The Financial Action Task Force’s (FATF) latest typologies report has concluded that the diamonds trade is subject to considerable money laundering and terrorist financing vulnerabilities and risks. The FATF is an inter-governmental body established in 1989 by the ministers of its member jurisdictions. It currently comprises of 34 member jurisdictions and two regional organizations, representing most major financial centres in all parts of the world.
The FATF and the Egmont Group of Financial Intelligence Units collaborated on a typologies research project to identify the money laundering and terrorist financing (ML/TF) vulnerabilities and risks of the “diamond pipeline”, which covers all sectors in the diamond trade: production, rough diamond sale, cutting and polishing, jewellery manufacturing and jewellery retailers.
Based on research conducted, analysis of case studies collected by the project team and after consultation with the private sector, the report concludes that the diamonds trade is subject to considerable vulnerabilities and risks. The closed and opaque nature of the diamonds markets and the high value of diamonds combined with a lack of expertise in this area on the part of the authorities have left this industry susceptible to abuse by criminals.
[two_third]While taking note that the diamonds trade has existed for centuries and had developed a unique culture and trade practices, which have their own characteristics and variations across countries and continents, the report however indicated the many changes in the international diamond trade in the last few decades like, De Beers losing monopoly; entrance of smaller diamond dealers; diverse distribution channels; new trade centres; shift of cutting and polishing from Belgium, Israel and US to mainly India and China; emergence of smaller cutting centres; cash transactions diminishing; and Internet becoming a diamonds trading platform to name a few.[/two_third]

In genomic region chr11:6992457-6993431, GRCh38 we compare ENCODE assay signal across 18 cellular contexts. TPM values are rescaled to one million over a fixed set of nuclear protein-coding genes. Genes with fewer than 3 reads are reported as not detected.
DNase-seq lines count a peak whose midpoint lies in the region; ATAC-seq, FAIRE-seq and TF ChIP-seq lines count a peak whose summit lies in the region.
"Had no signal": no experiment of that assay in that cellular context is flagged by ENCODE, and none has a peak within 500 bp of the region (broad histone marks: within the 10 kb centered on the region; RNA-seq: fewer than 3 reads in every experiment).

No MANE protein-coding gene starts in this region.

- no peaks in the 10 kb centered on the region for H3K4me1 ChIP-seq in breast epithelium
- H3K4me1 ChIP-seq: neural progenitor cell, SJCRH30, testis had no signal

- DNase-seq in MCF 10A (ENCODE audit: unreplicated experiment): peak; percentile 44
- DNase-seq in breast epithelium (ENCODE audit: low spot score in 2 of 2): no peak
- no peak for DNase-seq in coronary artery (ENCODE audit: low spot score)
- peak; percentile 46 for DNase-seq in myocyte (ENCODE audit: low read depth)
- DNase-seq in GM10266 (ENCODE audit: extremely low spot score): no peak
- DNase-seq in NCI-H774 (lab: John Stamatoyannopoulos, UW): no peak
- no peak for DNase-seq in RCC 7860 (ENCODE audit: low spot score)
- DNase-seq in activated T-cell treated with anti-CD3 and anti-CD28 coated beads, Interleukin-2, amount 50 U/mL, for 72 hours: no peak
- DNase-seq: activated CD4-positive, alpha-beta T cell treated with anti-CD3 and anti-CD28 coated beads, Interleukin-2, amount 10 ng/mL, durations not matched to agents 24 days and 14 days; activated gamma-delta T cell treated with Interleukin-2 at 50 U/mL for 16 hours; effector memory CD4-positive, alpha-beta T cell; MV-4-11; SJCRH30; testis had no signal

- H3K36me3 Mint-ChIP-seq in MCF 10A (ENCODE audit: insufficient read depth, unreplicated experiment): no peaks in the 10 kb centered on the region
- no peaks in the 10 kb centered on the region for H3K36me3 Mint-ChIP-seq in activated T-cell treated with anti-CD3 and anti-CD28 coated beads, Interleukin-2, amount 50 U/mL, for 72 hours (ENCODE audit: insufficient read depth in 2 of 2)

“The diamonds trade is subject to considerable vulnerabilities and risks.”
These significant changes in the “diamonds pipeline” structure and processes raised the question of whether the risks and vulnerabilities remain the same and whether current anti-money laundering / countering the financing of terrorism (AML/CFT) standards and national regulations are sufficient to mitigate the different ML/TF risks and vulnerabilities identified in the research.
The case studies included in the report demonstrate the creative methods that criminals have used to exploit diamonds trade for the purpose of money laundering and terrorist financing. This report aims to help build awareness with the regulatory, enforcement and customs authorities as well as reporting entities about risks and vulnerabilities of the diamonds trade, and how to mitigate them.
Some of the risks and vulnerabilities of the diamonds trade identified in this report are the nature of trade which is transnational and complex, thus convenient for ML/TF transactions that are mostly of international and multi-jurisdictional nature; the use of diamonds as currency is rampant as diamonds are difficult to trace and can provide anonymity in transactions; and Trade Based Money Laundering (TBML) which is widely used as the specific characteristics of diamonds as a commodity as well as the significant proportion of transactions related to international trade, makes the diamonds trade vulnerable to the different laundering techniques of TBML. In addition, the high amounts in diamond can reach tens of millions to billions of US dollars. This results in laundering of very large amounts of money.
According to the report, the level of awareness about ML/TF schemes through the trade in diamonds, by law enforcement and AML/CFT authorities as well as financial intelligence units (FIUs) is unfortunately limited.